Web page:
I have eagerly awaited the publication of Crisis of Abundance: Re-thinking How We Pay for Health Care, which is the subject of this essay. However, since I am the author, this does not count as a book review. Call it a commercial.
I should start by saying that the book does not contain a single major policy recommendation that is politically palatable today. That fact will greatly limit its appeal to most Washington wonks. To gauge their reaction to Crisis of Abundance, imagine how you would react if, while waiting in the checkout line at a supermarket, you pulled a paperback novel off the sales rack, thumbed through it, and didn't find any sex scenes. What was the publisher thinking? Who would buy this?
I can't speak for what the Cato Institute was thinking when they asked me to write a book on health care policy. What I was thinking was that I would do a straightforward, fact-based economic analysis. My approach was to get on the economic trail and follow it to wherever it leads. Where it leads turns out to be a political wilderness, as I will explain below.
Pain in Every Direction
In March, I gave a talk sponsored by the Mercatus Center, in which I said that the main take-away from my book is that any direction that we take in health care policy involves pain:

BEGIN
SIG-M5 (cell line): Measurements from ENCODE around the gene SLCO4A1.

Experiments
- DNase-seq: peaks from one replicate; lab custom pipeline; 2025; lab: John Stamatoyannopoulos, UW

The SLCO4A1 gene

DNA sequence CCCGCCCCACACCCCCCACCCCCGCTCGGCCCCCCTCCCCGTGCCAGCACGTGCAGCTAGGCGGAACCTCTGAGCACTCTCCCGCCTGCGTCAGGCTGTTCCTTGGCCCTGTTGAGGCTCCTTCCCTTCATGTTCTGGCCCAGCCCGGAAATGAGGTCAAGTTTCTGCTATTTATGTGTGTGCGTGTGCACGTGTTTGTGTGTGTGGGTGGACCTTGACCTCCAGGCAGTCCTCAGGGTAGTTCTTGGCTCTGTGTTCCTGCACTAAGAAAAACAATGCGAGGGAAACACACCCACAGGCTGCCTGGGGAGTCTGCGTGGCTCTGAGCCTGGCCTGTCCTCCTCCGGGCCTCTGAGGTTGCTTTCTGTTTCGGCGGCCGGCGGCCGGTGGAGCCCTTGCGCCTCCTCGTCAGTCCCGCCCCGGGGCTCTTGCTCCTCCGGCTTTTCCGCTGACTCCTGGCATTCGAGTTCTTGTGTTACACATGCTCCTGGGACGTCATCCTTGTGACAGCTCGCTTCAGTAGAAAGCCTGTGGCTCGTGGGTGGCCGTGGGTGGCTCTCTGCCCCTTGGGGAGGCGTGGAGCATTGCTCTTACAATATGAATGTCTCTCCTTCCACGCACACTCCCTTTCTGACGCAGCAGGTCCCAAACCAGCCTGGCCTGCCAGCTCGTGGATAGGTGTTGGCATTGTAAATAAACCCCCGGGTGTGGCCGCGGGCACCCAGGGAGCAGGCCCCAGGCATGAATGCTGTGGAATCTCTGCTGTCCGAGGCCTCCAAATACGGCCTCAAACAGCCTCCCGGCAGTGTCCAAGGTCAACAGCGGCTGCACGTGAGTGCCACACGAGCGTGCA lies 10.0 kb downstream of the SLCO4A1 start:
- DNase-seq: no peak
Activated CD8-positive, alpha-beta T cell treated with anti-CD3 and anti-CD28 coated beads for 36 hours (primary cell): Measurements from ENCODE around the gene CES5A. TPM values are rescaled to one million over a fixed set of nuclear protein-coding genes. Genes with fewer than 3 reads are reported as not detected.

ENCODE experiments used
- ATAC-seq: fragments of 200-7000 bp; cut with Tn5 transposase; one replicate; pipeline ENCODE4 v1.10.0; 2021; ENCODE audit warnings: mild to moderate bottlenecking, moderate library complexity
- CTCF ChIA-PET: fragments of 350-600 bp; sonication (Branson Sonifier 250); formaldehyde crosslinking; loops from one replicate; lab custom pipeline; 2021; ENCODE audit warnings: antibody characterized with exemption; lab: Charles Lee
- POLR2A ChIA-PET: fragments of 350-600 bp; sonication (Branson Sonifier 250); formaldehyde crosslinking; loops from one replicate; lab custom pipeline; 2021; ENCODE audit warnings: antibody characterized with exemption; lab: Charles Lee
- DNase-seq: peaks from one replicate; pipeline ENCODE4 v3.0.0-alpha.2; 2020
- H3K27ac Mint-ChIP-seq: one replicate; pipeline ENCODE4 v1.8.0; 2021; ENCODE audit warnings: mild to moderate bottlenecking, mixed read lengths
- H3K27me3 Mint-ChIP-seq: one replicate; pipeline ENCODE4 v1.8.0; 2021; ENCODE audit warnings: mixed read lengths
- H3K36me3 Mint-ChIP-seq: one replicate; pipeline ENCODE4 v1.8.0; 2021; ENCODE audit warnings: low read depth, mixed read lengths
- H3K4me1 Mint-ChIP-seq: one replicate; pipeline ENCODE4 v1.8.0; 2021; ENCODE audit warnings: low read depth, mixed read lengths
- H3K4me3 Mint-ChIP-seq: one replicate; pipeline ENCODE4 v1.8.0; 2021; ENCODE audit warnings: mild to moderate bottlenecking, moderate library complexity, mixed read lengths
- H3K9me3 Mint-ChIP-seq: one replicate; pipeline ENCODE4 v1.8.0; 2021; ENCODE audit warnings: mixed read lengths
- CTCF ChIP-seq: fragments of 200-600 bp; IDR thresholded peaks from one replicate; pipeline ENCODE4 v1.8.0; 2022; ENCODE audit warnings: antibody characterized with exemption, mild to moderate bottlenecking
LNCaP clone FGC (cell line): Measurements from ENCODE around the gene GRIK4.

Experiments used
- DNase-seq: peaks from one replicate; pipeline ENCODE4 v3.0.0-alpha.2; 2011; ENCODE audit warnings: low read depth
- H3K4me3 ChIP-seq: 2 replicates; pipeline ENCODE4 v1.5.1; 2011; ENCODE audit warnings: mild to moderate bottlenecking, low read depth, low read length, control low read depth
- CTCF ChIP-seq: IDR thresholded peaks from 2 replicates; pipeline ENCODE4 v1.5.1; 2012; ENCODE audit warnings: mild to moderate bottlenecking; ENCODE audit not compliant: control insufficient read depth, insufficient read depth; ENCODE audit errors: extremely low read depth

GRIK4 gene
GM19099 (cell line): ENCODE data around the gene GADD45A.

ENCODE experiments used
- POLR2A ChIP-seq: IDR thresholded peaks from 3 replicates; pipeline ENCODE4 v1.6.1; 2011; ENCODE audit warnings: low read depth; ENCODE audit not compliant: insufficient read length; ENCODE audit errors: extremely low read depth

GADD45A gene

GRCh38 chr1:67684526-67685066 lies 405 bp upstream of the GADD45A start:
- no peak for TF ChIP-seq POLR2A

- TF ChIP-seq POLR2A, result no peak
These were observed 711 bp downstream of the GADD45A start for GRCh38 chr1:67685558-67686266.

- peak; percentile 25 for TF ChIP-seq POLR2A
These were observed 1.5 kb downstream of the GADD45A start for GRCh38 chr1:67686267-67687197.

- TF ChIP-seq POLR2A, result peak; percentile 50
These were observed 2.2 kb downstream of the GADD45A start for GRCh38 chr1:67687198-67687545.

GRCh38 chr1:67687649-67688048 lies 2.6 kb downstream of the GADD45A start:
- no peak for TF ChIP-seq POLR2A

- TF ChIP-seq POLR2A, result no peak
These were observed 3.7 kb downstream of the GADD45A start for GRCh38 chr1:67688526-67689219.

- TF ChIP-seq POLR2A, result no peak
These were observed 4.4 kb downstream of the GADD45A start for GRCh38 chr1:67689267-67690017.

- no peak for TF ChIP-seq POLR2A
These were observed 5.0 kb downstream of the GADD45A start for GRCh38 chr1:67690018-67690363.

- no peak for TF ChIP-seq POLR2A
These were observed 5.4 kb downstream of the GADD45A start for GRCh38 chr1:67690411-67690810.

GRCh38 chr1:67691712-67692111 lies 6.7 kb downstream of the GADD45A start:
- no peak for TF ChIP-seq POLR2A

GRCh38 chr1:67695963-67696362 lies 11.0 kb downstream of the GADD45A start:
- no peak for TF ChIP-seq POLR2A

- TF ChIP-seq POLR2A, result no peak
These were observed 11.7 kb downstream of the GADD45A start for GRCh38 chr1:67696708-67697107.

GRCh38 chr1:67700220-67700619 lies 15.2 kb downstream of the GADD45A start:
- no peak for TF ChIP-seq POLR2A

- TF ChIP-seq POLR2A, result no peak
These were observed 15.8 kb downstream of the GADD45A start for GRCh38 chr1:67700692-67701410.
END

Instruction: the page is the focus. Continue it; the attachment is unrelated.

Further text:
Why Spending is High
The United States is an outlier in terms of health care spending. In my book, I point out that in 2002, 14.6 percent of our GDP went for health care (more recently, this figure probably has reached 16 percent), while for most other countries the percent of GDP devoted to health care is closer to 10 percent or less.
I believe it would be unwise to claim that our high level of spending on health care is a good thing. That would be true if spending were not distorted by perverse incentives and/or it could be shown to yield noticeable benefits. However, the incentives are distortionary. Moreover, while most statistics used to measure overall quality (such as international longevity comparisons) are too flawed to enable one to draw definitive conclusions, based on the information that I found while working on the book, I believe that it is likely that we are not getting good value for all of the money that we spend on health care.
One explanation of high health care spending is that it reflects the inefficiency and greed of our capitalist system, compared with the more socialized systems of other industrial countries. This viewpoint is popular on the left, but it does not stand up to close scrutiny. In the United States, it is the intensity with which we utilize health care services -- particularly specialists and high-tech equipment -- that is responsible for our soaring health care expenditures.
We are getting real health care services for our money. Although there certainly are ways to improve efficiency in health care, efficiency measures cannot provide enough savings to enable us to consume the same services we consume today at drastically lower cost. The only way to rein in health care spending is to change the way that we consume services.